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Effect of estrogen on temporally targeted food restriction: Role of gastric, hormonal and metabolic factors.

Naukam, Rebecca Jane
These studies used targeted temporal food restriction (TTFR; access to chow limited to two hours/day) in rats to model the eating pattern of some obese people who restrict their consumption of food to the evening, when activity is typically less, and eat little or no breakfast or lunch. I tested the hypothesis that Estradiol benzoate (EB)-treatment suppresses feeding and decreases body weight during TTFR, as it does during ad libitum feeding conditions, and investigated central nervous system (CNS) and peripheral mechanisms of these effects in TTFR rats that were fed or fasted on test days.
Ovariectomized (OVX) rats lost weight during TTFR, but the weight loss was greater in EB-treated rats. However, both EB-treated and oil vehicle-treated (OIL) control rats ate comparable amounts. To investigate central mechanisms of EB effects during TTFR, I examined neural interactions in the hindbrain nucleus of the solitary tract (NTS), where vagal afferents from the gastrointestinal tract terminate. cFos labeling in the NTS was increased in TTFR-fed rats, indicating neuronal activation associated with consumption of a meal. However, cFos immunolabeling was not affected by EB treatment. Moreover, numbers of the ? subtype of estrogen receptors in the NTS were not affected by hormone treatment or feeding condition.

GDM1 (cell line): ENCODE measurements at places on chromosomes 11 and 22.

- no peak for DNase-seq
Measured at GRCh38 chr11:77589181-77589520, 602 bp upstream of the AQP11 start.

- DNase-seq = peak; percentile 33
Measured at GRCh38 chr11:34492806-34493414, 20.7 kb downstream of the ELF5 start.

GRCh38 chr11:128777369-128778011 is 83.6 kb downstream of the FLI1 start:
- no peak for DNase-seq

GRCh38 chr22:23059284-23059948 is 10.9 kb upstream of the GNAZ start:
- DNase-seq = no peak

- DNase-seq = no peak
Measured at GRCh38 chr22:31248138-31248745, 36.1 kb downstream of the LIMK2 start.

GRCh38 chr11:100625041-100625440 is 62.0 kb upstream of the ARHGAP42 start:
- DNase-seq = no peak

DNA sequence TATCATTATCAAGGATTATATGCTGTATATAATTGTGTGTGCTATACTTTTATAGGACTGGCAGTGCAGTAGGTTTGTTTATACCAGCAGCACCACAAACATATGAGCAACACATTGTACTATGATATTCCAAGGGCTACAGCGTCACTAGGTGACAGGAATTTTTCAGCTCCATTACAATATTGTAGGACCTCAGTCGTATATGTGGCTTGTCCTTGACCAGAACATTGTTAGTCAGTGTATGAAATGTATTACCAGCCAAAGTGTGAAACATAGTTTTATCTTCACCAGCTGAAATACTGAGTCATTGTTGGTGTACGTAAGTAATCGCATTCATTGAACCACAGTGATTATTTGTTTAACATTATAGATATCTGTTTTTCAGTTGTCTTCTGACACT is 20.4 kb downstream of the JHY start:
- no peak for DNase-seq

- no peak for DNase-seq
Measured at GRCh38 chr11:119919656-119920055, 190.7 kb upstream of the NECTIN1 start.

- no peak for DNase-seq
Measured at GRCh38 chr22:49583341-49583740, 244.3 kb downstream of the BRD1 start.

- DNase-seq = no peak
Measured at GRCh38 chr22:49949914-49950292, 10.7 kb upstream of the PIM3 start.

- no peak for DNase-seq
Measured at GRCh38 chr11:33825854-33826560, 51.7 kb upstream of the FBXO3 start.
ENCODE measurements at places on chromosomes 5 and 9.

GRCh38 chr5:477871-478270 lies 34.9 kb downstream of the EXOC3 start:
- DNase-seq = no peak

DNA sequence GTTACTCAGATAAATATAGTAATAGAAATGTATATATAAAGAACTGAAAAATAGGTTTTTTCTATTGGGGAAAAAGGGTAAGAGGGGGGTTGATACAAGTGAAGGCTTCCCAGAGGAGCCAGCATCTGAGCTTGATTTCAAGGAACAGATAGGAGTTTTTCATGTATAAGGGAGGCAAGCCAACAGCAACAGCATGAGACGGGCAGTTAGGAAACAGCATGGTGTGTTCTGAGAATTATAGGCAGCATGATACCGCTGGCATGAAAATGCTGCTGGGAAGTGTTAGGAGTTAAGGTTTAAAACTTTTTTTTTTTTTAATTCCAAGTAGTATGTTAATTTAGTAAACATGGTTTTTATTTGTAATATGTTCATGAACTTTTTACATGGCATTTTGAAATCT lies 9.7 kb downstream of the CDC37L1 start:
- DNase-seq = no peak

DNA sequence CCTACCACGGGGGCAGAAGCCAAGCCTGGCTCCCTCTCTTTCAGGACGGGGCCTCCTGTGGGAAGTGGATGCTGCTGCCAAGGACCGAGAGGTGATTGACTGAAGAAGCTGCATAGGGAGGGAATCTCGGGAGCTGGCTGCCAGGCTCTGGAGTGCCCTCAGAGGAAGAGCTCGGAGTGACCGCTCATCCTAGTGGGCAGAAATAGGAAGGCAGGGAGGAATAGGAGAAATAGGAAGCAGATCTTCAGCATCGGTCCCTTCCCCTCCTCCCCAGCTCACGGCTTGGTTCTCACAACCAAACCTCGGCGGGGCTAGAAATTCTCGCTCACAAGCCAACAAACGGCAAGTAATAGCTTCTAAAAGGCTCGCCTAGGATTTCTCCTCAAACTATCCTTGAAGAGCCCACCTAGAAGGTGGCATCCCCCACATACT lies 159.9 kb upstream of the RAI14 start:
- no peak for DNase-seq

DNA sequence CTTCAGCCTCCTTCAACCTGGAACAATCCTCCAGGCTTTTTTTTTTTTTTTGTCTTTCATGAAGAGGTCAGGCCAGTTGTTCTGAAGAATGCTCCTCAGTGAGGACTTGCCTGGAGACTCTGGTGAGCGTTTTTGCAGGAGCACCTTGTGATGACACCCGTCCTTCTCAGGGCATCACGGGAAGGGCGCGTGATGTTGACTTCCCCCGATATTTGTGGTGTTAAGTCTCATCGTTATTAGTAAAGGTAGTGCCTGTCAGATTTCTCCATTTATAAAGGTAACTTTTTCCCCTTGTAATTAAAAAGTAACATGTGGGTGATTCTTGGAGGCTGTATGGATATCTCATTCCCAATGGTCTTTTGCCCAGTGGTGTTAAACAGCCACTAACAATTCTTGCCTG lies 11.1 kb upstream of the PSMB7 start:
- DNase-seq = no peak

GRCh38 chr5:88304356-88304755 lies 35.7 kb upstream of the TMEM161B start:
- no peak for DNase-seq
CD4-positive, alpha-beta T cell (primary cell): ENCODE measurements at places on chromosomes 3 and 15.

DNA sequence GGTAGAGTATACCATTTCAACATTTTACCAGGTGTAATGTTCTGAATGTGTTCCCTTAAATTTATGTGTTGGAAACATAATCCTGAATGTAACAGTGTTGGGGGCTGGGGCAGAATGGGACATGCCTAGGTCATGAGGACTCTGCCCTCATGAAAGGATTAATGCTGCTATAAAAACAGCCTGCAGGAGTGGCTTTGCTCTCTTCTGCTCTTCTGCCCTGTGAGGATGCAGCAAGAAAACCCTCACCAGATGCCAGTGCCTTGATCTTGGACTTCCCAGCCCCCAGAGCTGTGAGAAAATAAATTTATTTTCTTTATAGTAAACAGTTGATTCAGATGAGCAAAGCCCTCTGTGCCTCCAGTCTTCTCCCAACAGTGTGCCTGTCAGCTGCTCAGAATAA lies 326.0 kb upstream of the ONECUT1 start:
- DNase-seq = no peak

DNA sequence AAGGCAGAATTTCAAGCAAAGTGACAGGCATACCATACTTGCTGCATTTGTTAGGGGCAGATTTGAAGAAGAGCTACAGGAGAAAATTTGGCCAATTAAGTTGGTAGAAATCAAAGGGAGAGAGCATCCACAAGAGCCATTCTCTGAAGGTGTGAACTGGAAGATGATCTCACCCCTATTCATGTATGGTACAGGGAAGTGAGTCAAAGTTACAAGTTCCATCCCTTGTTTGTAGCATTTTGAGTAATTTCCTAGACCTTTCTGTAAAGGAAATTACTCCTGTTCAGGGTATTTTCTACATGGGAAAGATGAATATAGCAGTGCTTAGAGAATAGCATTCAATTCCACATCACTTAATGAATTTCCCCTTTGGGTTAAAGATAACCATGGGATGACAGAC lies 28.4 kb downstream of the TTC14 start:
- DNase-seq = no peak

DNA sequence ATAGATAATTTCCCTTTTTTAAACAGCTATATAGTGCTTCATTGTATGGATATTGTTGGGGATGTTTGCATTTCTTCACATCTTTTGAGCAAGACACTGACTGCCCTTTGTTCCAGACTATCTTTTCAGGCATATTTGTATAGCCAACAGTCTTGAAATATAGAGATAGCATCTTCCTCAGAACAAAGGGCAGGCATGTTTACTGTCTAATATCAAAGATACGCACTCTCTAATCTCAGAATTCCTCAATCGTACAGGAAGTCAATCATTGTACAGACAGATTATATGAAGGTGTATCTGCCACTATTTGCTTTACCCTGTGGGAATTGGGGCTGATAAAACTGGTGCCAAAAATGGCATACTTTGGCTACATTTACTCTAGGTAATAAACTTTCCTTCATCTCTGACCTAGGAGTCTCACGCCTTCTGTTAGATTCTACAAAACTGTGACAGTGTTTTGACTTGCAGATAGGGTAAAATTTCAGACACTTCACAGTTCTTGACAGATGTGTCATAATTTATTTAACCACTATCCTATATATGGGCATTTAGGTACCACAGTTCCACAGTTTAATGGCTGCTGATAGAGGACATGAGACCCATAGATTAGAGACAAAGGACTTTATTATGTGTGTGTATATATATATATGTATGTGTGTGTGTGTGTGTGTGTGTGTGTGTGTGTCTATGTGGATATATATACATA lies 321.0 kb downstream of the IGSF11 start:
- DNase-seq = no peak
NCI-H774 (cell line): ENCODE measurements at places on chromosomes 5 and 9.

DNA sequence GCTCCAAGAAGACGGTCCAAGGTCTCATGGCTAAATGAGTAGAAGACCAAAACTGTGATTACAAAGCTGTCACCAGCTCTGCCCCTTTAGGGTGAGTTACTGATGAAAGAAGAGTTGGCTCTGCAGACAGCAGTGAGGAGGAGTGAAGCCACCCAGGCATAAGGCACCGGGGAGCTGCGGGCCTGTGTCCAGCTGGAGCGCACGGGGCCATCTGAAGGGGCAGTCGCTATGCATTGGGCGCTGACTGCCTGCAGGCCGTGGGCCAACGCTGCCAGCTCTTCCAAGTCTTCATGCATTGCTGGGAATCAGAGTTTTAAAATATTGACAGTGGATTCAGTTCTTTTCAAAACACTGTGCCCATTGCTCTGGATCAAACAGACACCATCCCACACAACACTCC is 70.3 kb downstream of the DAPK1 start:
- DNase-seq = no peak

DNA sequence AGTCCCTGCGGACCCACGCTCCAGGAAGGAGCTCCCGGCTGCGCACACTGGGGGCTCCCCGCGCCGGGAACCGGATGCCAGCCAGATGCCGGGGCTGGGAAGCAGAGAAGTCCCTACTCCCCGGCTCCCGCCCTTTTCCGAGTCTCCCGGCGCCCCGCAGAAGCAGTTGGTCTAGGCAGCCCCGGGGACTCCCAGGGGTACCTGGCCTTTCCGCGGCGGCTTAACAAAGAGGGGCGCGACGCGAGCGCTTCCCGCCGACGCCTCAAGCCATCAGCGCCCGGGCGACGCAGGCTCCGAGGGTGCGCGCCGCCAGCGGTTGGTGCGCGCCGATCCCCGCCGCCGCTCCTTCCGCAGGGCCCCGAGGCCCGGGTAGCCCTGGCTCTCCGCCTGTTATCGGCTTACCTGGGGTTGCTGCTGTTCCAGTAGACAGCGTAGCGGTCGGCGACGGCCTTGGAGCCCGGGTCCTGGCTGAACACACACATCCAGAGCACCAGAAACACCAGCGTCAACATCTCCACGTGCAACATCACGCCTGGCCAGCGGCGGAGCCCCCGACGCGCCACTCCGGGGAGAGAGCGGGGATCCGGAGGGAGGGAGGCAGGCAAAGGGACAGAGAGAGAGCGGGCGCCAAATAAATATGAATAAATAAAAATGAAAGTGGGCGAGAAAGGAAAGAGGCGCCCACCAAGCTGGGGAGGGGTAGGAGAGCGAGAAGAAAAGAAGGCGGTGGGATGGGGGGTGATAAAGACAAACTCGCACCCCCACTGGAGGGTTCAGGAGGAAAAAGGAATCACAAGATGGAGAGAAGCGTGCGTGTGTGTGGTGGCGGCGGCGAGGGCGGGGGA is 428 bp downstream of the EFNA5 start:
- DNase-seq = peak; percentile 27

To investigate peripheral mechanisms underlying EB effects during TTFR, we assessed carbohydrate and fat metabolism, and related hormones. Plasma insulin was not different between hormone groups. Plasma glucose was in the physiological range, though lower in EB-treated rats. Liver glycogen was at physiological levels in ad libitum conditions, decreased as expected in TTFR-fasted groups, and was partially restored in TTFR-fed groups. Plasma leptin was not different between hormone groups, decreased as expected in TTFR-fasted groups, and then was partially restored in TTFR-fed groups. Plasma triglycerides (TG) and plasma free fatty acids (FFA) were elevated in EB-treated rats. Adrenal weights and plasma corticosterone were greater in EB-treated rats, which may indicate stress associated with TTFR. In addition, fat metabolism is affected by corticosterone, which may explain EB effects on TGs and FFAs and, thus, the differences in body weight during TTFR despite the lack of effect on food intake.